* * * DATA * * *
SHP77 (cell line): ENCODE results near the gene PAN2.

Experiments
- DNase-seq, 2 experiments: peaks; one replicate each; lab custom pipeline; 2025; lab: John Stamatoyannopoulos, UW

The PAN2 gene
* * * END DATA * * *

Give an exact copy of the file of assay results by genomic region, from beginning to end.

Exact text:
SHP77 (cell line): ENCODE results near the gene PAN2.

Experiments
- DNase-seq, 2 experiments: peaks; one replicate each; lab custom pipeline; 2025; lab: John Stamatoyannopoulos, UW

The PAN2 gene